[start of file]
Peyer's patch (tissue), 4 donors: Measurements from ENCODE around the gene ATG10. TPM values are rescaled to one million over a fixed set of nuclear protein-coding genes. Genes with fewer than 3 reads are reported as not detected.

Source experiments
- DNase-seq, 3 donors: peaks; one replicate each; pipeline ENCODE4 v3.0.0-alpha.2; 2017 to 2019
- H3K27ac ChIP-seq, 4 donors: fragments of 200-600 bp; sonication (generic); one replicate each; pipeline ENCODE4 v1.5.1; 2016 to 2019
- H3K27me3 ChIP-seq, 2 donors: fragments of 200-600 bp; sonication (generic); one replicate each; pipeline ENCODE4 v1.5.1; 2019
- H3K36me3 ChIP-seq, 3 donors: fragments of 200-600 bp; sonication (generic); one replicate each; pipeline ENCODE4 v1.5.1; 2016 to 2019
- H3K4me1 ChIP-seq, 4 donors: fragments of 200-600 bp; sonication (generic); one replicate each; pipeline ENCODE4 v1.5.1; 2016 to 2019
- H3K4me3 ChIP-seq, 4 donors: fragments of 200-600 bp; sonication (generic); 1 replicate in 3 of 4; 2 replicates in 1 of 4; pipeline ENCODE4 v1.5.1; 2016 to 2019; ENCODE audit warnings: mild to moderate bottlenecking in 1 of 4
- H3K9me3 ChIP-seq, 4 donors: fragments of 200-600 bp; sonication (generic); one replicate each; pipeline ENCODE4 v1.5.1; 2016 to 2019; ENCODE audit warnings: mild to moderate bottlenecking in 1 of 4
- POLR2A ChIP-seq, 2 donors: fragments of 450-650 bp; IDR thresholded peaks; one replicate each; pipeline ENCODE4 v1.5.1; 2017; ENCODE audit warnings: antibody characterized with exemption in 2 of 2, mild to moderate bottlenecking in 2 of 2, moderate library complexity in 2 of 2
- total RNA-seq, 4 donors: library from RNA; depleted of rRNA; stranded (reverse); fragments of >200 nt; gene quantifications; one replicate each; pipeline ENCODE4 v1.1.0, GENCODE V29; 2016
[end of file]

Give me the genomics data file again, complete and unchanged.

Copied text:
Peyer's patch (tissue), 4 donors: Measurements from ENCODE around the gene ATG10. TPM values are rescaled to one million over a fixed set of nuclear protein-coding genes. Genes with fewer than 3 reads are reported as not detected.

Source experiments
- DNase-seq, 3 donors: peaks; one replicate each; pipeline ENCODE4 v3.0.0-alpha.2; 2017 to 2019
- H3K27ac ChIP-seq, 4 donors: fragments of 200-600 bp; sonication (generic); one replicate each; pipeline ENCODE4 v1.5.1; 2016 to 2019
- H3K27me3 ChIP-seq, 2 donors: fragments of 200-600 bp; sonication (generic); one replicate each; pipeline ENCODE4 v1.5.1; 2019
- H3K36me3 ChIP-seq, 3 donors: fragments of 200-600 bp; sonication (generic); one replicate each; pipeline ENCODE4 v1.5.1; 2016 to 2019
- H3K4me1 ChIP-seq, 4 donors: fragments of 200-600 bp; sonication (generic); one replicate each; pipeline ENCODE4 v1.5.1; 2016 to 2019
- H3K4me3 ChIP-seq, 4 donors: fragments of 200-600 bp; sonication (generic); 1 replicate in 3 of 4; 2 replicates in 1 of 4; pipeline ENCODE4 v1.5.1; 2016 to 2019; ENCODE audit warnings: mild to moderate bottlenecking in 1 of 4
- H3K9me3 ChIP-seq, 4 donors: fragments of 200-600 bp; sonication (generic); one replicate each; pipeline ENCODE4 v1.5.1; 2016 to 2019; ENCODE audit warnings: mild to moderate bottlenecking in 1 of 4
- POLR2A ChIP-seq, 2 donors: fragments of 450-650 bp; IDR thresholded peaks; one replicate each; pipeline ENCODE4 v1.5.1; 2017; ENCODE audit warnings: antibody characterized with exemption in 2 of 2, mild to moderate bottlenecking in 2 of 2, moderate library complexity in 2 of 2
- total RNA-seq, 4 donors: library from RNA; depleted of rRNA; stranded (reverse); fragments of >200 nt; gene quantifications; one replicate each; pipeline ENCODE4 v1.1.0, GENCODE V29; 2016